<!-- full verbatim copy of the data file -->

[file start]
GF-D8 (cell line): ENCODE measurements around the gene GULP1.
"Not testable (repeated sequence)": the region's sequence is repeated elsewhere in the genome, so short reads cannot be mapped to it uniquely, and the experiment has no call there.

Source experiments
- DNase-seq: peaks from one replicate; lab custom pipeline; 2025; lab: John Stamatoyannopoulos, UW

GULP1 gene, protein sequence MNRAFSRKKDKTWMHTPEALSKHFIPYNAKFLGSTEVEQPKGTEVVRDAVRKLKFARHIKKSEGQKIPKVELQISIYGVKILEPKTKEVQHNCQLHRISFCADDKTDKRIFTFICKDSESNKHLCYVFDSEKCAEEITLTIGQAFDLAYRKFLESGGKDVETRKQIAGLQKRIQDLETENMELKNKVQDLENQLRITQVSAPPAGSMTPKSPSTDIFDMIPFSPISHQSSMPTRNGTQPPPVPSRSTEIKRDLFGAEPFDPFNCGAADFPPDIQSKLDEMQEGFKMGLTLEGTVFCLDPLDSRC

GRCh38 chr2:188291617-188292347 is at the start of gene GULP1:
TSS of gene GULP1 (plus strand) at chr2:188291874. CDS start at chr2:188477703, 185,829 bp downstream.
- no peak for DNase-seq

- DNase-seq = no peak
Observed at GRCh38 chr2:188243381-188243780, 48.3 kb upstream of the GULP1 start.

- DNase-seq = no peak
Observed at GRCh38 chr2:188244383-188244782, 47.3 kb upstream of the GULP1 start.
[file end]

GF-D8 (cell line): ENCODE measurements around the gene GULP1.
"Not testable (repeated sequence)": the region's sequence is repeated elsewhere in the genome, so short reads cannot be mapped to it uniquely, and the experiment has no call there.

Source experiments
- DNase-seq: peaks from one replicate; lab custom pipeline; 2025; lab: John Stamatoyannopoulos, UW

GULP1 gene, protein sequence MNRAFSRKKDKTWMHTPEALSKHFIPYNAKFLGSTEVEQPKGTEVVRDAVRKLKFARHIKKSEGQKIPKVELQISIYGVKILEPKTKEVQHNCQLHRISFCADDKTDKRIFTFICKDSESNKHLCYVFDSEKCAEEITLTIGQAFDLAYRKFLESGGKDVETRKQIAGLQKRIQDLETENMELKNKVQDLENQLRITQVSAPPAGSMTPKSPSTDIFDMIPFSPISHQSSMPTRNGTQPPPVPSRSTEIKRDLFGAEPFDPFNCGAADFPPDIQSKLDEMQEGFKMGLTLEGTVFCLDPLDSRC

GRCh38 chr2:188291617-188292347 is at the start of gene GULP1:
TSS of gene GULP1 (plus strand) at chr2:188291874. CDS start at chr2:188477703, 185,829 bp downstream.
- no peak for DNase-seq

- DNase-seq = no peak
Observed at GRCh38 chr2:188243381-188243780, 48.3 kb upstream of the GULP1 start.

- DNase-seq = no peak
Observed at GRCh38 chr2:188244383-188244782, 47.3 kb upstream of the GULP1 start.